Meanwhile, transitional president, Abed Rabbo Mansour Hadi, worked to consolidate a power-sharing government, restore some semblance of security, and oversee an ambitious National Dialogue Conference aimed at a comprehensive reorganization of the country’s political and economic institutions. At best, the transitional period from 2012 to 2014 failed to achieve these aims. Given the lack of genuine justice reforms, the government faced ongoing activist mobilization, strikes, and civil disobedience in the form of a months-long “parallel revolution” throughout the public sector that received little international attention. The frustrated demand for transitional justice in the form of accountability, acknowledgement, and perhaps reparative measures did not cause the current war, but sidelining activist demands in the interest of “peace” did contribute to Yemenis further divesting from state institutions as a guarantor of rights.

These observations might appear to align with the view of some that a poorly executed transition can be a cure worse than the disease, but that argument, too, can be challenged by Yemen’s history. The 1994 civil war—short-lived and infinitely less destructive than the current war—was not followed by efforts at reconciliation or transitional justice. Instead, postwar institutional restructuring served only to further consolidate the power of the regime, leading to grievances that festered for twenty years and contributed to the demand for independence by the Southern Movement and now the Southern Transitional Council.

If moments of transition are ruptures where old ideas and institutions are radically reconsidered, there is misplaced faith in the assumption that such ruptures lead only or directly toward democratic or liberal ends. Indeed, both 1994 and the period between 2012­ and 2014 represent moments in which transitional justice was never seriously or credibly pursued by those with the power to implement democratic reforms, but was instead used to consolidate unaccountable power in ways that fueled further conflict. By dismissing or subverting demands for justice, decision makers during both periods contributed to the very violence and social disorder to which they claimed to be responding.


The fears of civil war and deterioration that drove Yemenis to accept a flawed agreement in 2011 have long since come to fruition, with Yemen in dire need of an agreement to end the punishing conflict and to address the humanitarian crisis generated by it. Precedents from past conflict in Yemen show that an end to fighting is in itself insufficient to address citizens’ demands for accountable governance. Instead, decision makers need to more genuinely consider what role justice can or should play in supporting an alternative to the unremitting suffering of the past five (or thirty-five) years and in building a better future.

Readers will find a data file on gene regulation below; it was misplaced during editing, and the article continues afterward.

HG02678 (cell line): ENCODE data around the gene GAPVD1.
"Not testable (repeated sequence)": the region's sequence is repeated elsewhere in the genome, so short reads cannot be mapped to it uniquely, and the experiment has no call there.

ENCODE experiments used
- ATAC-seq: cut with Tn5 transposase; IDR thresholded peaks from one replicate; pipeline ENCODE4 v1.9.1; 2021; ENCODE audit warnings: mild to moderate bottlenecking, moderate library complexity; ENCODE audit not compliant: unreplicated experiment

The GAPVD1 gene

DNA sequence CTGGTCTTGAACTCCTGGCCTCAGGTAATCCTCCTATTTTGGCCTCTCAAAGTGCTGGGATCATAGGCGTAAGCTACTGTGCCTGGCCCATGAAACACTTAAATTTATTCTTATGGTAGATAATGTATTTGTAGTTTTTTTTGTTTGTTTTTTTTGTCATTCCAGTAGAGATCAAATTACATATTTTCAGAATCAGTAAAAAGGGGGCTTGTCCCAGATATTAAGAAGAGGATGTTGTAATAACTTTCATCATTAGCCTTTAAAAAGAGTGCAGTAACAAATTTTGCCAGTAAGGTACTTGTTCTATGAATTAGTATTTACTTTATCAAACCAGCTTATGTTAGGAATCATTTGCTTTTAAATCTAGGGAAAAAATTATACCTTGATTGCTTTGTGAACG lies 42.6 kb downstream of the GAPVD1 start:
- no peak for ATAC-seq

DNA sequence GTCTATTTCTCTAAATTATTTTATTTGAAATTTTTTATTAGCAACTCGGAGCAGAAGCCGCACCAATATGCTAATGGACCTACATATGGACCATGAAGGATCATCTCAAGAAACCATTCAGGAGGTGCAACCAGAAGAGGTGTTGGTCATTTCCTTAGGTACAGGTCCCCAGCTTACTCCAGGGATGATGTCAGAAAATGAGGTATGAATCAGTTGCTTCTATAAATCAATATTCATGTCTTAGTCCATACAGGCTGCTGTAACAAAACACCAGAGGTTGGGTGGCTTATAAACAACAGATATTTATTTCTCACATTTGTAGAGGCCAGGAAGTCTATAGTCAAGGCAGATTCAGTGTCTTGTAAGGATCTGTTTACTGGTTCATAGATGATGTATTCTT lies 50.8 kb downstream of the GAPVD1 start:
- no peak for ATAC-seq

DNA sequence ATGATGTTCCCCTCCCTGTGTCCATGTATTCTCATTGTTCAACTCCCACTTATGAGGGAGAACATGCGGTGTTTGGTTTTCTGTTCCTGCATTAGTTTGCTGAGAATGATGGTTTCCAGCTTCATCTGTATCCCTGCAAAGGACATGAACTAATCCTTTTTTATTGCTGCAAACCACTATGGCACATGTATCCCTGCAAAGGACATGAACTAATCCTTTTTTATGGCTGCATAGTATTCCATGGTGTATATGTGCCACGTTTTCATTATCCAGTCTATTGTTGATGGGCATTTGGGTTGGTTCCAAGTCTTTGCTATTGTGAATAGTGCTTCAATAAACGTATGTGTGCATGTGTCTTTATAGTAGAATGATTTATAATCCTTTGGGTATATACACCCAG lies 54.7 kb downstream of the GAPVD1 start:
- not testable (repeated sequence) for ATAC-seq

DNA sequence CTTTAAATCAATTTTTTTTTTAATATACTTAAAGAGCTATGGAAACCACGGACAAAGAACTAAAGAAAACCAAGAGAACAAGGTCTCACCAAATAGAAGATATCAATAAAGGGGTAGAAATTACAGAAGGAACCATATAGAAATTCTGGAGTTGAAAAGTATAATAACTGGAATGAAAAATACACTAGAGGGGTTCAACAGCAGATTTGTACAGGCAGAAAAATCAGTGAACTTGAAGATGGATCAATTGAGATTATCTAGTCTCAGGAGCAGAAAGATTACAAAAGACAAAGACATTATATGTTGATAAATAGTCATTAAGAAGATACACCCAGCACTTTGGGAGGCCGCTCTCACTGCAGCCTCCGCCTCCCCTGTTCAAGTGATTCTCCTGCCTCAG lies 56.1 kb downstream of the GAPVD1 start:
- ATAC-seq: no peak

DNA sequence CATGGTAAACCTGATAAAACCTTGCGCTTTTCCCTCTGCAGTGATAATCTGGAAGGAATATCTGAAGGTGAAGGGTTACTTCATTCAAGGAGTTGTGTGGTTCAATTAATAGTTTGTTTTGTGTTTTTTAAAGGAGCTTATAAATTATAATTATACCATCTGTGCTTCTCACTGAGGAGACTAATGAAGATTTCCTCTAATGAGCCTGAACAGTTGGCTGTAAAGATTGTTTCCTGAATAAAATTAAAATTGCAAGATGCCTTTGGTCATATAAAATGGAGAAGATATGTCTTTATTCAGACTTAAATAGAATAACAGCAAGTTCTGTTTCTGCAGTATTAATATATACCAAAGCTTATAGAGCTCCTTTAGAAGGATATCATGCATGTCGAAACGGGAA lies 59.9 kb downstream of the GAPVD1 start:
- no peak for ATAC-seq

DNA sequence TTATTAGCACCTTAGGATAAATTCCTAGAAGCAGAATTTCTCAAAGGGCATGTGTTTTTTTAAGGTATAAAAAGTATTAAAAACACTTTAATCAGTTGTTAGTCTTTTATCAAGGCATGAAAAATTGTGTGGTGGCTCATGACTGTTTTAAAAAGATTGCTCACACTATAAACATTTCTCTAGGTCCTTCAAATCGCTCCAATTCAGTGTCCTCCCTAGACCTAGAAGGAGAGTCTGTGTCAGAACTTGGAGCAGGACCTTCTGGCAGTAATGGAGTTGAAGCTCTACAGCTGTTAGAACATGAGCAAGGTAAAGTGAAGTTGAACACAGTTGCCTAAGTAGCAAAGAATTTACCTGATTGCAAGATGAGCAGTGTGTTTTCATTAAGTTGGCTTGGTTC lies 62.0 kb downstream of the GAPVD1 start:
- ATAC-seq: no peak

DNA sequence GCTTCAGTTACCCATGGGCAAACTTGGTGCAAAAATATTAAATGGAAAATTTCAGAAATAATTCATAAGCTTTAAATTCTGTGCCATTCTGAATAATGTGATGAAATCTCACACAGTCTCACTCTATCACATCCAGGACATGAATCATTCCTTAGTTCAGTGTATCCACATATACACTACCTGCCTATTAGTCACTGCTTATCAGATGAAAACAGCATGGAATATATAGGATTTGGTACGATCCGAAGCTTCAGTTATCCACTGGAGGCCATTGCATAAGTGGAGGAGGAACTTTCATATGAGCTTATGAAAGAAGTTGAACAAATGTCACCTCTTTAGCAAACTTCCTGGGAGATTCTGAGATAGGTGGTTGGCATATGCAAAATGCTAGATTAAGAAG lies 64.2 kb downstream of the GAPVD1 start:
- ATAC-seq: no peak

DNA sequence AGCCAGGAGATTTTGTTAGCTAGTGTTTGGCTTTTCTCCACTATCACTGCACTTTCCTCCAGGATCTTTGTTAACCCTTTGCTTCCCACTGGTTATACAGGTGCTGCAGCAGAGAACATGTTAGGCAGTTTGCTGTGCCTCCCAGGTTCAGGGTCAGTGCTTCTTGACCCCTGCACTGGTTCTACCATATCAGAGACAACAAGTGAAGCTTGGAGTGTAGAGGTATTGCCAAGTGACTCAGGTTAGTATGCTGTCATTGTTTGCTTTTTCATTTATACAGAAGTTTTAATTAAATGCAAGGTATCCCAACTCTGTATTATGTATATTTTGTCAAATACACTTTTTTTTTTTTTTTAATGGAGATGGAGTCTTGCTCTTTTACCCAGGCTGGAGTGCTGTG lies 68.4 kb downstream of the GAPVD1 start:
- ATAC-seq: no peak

The hard work of marrying peacebuilding and transitional justice will not be advanced through international criminal prosecutions by the ICC, though the threat of individual liability may motivate war’s antagonists to work harder for peace. Retributive justice of the sort sought through the ICC is also not particularly effective in promoting reconciliation, social cohesion, or requisites of sustainable peace. As the scholar Nevin Aiken has argued, post-conflict reconciliation requires “social learning” that allows former antagonists to develop mutual trust, but such learning is predicated on addressing structural and material conditions. Institutions of transitional justice can (but do not by definition) provide generative opportunities to address the structural sources of conflict and thereby enable social (re)learning.

The good news is that some social (re)learning is already underway in Yemen. Non-combatant actors excluded from formal negotiations have nonetheless been engaged in the difficult work of civil action, whereby they work with diverse others to meet community needs in a way that constitutes a kind of everyday peacebuilding. As research teams at the Center for Applied Research in Partnership with the Orient and other organizations are increasingly documenting, Yemenis are undertaking such work in the face of demanding conditions, both in coordination with a range of local authorities and independently. Individuals and organizations are reaching across sectarian, tribal, generational, and other lines. They negotiate with local authorities to broker creative solutions to issues ranging from securing access to water, food, and medicine to combatting the recruitment of child soldiers and increased rates of child marriage. They are also involved in more forward-looking efforts, such as helping build infrastructure to enable economic activity for women, train and support a free media, and assist in reconstruction.